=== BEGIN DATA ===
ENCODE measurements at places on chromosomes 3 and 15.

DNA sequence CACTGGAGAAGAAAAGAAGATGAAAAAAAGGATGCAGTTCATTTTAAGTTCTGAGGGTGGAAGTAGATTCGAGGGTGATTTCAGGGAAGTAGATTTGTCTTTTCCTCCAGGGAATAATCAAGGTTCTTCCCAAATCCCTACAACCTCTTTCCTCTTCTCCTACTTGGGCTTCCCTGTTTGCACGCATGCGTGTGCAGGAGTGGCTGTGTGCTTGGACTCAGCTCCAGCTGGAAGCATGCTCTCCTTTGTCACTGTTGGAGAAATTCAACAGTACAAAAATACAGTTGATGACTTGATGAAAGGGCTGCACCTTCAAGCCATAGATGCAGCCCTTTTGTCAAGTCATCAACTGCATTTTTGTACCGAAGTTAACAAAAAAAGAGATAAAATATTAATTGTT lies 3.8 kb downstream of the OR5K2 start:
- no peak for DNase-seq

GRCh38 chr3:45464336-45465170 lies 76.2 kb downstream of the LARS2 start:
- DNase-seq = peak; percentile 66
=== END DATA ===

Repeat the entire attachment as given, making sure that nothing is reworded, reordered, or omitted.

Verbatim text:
ENCODE measurements at places on chromosomes 3 and 15.

DNA sequence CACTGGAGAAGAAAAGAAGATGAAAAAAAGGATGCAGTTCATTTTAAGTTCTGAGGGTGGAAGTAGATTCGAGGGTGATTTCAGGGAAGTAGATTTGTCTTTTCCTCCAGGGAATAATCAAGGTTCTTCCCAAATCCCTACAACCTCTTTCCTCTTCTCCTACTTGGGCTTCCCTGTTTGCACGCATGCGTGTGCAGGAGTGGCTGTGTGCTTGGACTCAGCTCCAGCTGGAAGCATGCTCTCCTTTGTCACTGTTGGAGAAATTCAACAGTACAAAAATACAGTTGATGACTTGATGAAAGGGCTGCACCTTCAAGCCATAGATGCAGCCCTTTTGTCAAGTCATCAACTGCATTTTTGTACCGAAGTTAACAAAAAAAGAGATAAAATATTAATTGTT lies 3.8 kb downstream of the OR5K2 start:
- no peak for DNase-seq

GRCh38 chr3:45464336-45465170 lies 76.2 kb downstream of the LARS2 start:
- DNase-seq = peak; percentile 66